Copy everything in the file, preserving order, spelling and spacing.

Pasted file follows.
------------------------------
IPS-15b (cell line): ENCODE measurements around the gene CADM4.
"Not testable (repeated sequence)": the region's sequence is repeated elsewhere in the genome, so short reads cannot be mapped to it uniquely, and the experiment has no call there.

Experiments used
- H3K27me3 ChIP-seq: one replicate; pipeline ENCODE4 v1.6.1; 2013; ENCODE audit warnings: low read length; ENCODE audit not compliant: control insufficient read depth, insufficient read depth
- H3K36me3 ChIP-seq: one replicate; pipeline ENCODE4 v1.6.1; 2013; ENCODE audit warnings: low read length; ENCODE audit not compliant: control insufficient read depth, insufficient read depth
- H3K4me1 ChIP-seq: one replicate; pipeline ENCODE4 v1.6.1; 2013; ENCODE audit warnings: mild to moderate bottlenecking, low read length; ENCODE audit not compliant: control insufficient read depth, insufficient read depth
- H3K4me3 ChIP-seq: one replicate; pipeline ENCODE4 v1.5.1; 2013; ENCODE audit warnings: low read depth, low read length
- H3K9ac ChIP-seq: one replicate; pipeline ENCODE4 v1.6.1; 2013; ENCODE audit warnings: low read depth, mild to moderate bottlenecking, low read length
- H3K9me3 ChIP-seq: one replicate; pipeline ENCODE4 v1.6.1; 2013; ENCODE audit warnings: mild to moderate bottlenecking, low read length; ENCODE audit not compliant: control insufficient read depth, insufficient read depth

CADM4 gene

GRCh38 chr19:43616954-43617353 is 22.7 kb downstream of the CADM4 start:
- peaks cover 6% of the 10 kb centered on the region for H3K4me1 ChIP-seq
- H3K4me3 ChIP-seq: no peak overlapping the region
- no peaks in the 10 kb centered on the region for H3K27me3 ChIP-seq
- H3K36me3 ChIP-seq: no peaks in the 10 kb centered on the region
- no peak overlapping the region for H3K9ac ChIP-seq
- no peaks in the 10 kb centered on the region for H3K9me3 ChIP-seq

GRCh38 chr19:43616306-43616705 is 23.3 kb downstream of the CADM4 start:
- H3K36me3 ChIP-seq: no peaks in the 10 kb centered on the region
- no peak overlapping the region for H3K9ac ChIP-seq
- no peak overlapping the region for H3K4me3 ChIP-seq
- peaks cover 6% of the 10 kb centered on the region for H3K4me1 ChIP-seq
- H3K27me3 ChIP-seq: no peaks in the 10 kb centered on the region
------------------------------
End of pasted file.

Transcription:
IPS-15b (cell line): ENCODE measurements around the gene CADM4.
"Not testable (repeated sequence)": the region's sequence is repeated elsewhere in the genome, so short reads cannot be mapped to it uniquely, and the experiment has no call there.

Experiments used
- H3K27me3 ChIP-seq: one replicate; pipeline ENCODE4 v1.6.1; 2013; ENCODE audit warnings: low read length; ENCODE audit not compliant: control insufficient read depth, insufficient read depth
- H3K36me3 ChIP-seq: one replicate; pipeline ENCODE4 v1.6.1; 2013; ENCODE audit warnings: low read length; ENCODE audit not compliant: control insufficient read depth, insufficient read depth
- H3K4me1 ChIP-seq: one replicate; pipeline ENCODE4 v1.6.1; 2013; ENCODE audit warnings: mild to moderate bottlenecking, low read length; ENCODE audit not compliant: control insufficient read depth, insufficient read depth
- H3K4me3 ChIP-seq: one replicate; pipeline ENCODE4 v1.5.1; 2013; ENCODE audit warnings: low read depth, low read length
- H3K9ac ChIP-seq: one replicate; pipeline ENCODE4 v1.6.1; 2013; ENCODE audit warnings: low read depth, mild to moderate bottlenecking, low read length
- H3K9me3 ChIP-seq: one replicate; pipeline ENCODE4 v1.6.1; 2013; ENCODE audit warnings: mild to moderate bottlenecking, low read length; ENCODE audit not compliant: control insufficient read depth, insufficient read depth

CADM4 gene

GRCh38 chr19:43616954-43617353 is 22.7 kb downstream of the CADM4 start:
- peaks cover 6% of the 10 kb centered on the region for H3K4me1 ChIP-seq
- H3K4me3 ChIP-seq: no peak overlapping the region
- no peaks in the 10 kb centered on the region for H3K27me3 ChIP-seq
- H3K36me3 ChIP-seq: no peaks in the 10 kb centered on the region
- no peak overlapping the region for H3K9ac ChIP-seq
- no peaks in the 10 kb centered on the region for H3K9me3 ChIP-seq

GRCh38 chr19:43616306-43616705 is 23.3 kb downstream of the CADM4 start:
- H3K36me3 ChIP-seq: no peaks in the 10 kb centered on the region
- no peak overlapping the region for H3K9ac ChIP-seq
- no peak overlapping the region for H3K4me3 ChIP-seq
- peaks cover 6% of the 10 kb centered on the region for H3K4me1 ChIP-seq
- H3K27me3 ChIP-seq: no peaks in the 10 kb centered on the region